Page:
Posted on: 26 July 2016
You can't go wrong choosing to have granite countertops installed in your kitchen, but soapstone isn't shabby either. A lot of your choice comes down to the look you prefer. Granite comes in a much wider range of colors and patterns. However, the gray on gray marbling of soapstone is distinctive, and many homeowners prefer that profile.
Both granite and soapstone are natural, quarried stones. Being stone, they are both fairly durable. However, soapstone is composed partially of mineral talc, which gives it the warm profile and feel, relatively speaking. Soapstone used for countertops features a high concentration of quartz, which makes it harder. However, if you drop something hard on the countertop, you can chip soapstone's surface. That said, soapstone is non-porous, which makes it impervious to staining and also naturally resistant to bacteria. It also won't burn if you set a hot pan on the surface.
Granite usually won't burn either. However, lighter colors of granite can stain if you choose a low-gloss or honed finish. Granite can chip, too, but the force has to be a lot stronger than with soapstone. With both stones, you're advised against cutting directly on the surface to avoid scratches.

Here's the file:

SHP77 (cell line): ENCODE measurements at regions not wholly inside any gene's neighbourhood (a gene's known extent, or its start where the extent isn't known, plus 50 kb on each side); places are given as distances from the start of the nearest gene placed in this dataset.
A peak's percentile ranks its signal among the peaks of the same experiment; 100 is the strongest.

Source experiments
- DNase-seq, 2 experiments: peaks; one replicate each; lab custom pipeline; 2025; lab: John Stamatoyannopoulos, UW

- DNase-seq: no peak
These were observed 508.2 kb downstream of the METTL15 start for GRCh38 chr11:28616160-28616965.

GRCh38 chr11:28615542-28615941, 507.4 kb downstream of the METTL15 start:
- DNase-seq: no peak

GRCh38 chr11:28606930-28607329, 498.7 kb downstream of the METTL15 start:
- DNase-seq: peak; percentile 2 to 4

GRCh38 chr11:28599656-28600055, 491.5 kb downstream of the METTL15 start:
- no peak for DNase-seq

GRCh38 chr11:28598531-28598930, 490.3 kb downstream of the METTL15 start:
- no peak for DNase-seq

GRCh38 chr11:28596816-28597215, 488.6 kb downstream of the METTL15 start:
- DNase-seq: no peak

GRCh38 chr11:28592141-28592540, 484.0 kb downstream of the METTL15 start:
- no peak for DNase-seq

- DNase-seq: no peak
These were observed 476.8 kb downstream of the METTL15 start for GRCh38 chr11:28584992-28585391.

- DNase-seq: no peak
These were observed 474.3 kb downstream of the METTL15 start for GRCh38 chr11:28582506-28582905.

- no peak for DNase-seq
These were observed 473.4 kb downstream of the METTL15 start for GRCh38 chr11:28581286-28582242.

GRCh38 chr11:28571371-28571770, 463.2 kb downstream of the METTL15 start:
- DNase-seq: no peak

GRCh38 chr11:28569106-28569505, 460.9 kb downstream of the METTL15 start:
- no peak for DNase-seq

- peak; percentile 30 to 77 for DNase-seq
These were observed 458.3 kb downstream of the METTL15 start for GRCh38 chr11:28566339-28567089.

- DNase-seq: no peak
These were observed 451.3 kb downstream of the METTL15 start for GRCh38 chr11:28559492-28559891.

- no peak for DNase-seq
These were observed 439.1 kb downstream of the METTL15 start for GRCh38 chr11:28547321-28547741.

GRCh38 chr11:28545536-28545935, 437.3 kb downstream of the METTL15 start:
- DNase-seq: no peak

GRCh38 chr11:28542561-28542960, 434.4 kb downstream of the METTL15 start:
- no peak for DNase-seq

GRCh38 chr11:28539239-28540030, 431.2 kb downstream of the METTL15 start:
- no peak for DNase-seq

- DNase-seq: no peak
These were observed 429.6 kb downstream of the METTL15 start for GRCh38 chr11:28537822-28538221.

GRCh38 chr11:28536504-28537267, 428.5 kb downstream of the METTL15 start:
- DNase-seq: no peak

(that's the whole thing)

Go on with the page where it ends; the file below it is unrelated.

Soapstone and granite are both low maintenance, largely because of their durability. Granite requires a finish, though, and it may need to be refinished periodically. Soapstone doesn't require a finish. However, after installation, it's necessary to rub mineral oil into the surface a few times during the first month. After that, if you do encounter a scratch or small chip in the countertop, you can lightly sand it out and apply the mineral oil again. Granite requires stronger sanding and refinishing to repair scratches or chips.
Natural stone countertops do carry an upfront cost, but that's generally mitigated by their durability. According to Home and Garden TV stone countertops come in the $50 to $250 range per square foot. Granite is right within that range, depending on the rarity of the color, the finish, the size of the slab and the edging. In other words, a large slab in a rare color with a high gloss finish and elaborate edging will be in the upper range of those figures.
Home and Garden TV puts soapstone more in the mid-range, from $50 to $80 per square foot. Soapstone comes in three tiers of quality. Softer soapstone, which is more prone to scratching, is the cheapest. The hardest soapstone is the most expensive.
Whether you choose soapstone or granite for your kitchen countertops, you'll have a beautiful surface that complements your décor.Share